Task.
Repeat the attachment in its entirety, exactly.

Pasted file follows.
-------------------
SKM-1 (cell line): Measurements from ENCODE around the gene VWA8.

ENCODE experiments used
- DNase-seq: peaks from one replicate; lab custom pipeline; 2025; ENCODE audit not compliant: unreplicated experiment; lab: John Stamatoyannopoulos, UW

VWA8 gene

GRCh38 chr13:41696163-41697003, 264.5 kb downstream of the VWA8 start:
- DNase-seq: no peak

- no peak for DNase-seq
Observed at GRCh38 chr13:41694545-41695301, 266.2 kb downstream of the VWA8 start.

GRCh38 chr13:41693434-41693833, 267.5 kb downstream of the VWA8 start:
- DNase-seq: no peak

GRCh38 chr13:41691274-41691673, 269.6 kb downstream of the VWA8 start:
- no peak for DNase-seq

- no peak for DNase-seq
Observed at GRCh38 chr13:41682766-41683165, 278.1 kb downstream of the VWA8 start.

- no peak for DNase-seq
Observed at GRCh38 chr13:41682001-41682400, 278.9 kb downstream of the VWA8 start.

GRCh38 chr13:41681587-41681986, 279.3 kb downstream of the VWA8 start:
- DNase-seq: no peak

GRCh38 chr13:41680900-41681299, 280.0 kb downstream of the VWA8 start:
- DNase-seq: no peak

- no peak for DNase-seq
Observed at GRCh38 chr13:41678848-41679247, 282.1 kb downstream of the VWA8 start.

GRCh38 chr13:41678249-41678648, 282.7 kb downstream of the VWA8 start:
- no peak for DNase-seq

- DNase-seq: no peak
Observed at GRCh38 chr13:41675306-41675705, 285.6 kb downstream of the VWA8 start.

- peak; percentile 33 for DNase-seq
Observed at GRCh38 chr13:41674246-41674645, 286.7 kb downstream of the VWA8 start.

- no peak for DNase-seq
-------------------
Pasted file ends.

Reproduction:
SKM-1 (cell line): Measurements from ENCODE around the gene VWA8.

ENCODE experiments used
- DNase-seq: peaks from one replicate; lab custom pipeline; 2025; ENCODE audit not compliant: unreplicated experiment; lab: John Stamatoyannopoulos, UW

VWA8 gene

GRCh38 chr13:41696163-41697003, 264.5 kb downstream of the VWA8 start:
- DNase-seq: no peak

- no peak for DNase-seq
Observed at GRCh38 chr13:41694545-41695301, 266.2 kb downstream of the VWA8 start.

GRCh38 chr13:41693434-41693833, 267.5 kb downstream of the VWA8 start:
- DNase-seq: no peak

GRCh38 chr13:41691274-41691673, 269.6 kb downstream of the VWA8 start:
- no peak for DNase-seq

- no peak for DNase-seq
Observed at GRCh38 chr13:41682766-41683165, 278.1 kb downstream of the VWA8 start.

- no peak for DNase-seq
Observed at GRCh38 chr13:41682001-41682400, 278.9 kb downstream of the VWA8 start.

GRCh38 chr13:41681587-41681986, 279.3 kb downstream of the VWA8 start:
- DNase-seq: no peak

GRCh38 chr13:41680900-41681299, 280.0 kb downstream of the VWA8 start:
- DNase-seq: no peak

- no peak for DNase-seq
Observed at GRCh38 chr13:41678848-41679247, 282.1 kb downstream of the VWA8 start.

GRCh38 chr13:41678249-41678648, 282.7 kb downstream of the VWA8 start:
- no peak for DNase-seq

- DNase-seq: no peak
Observed at GRCh38 chr13:41675306-41675705, 285.6 kb downstream of the VWA8 start.

- peak; percentile 33 for DNase-seq
Observed at GRCh38 chr13:41674246-41674645, 286.7 kb downstream of the VWA8 start.

- no peak for DNase-seq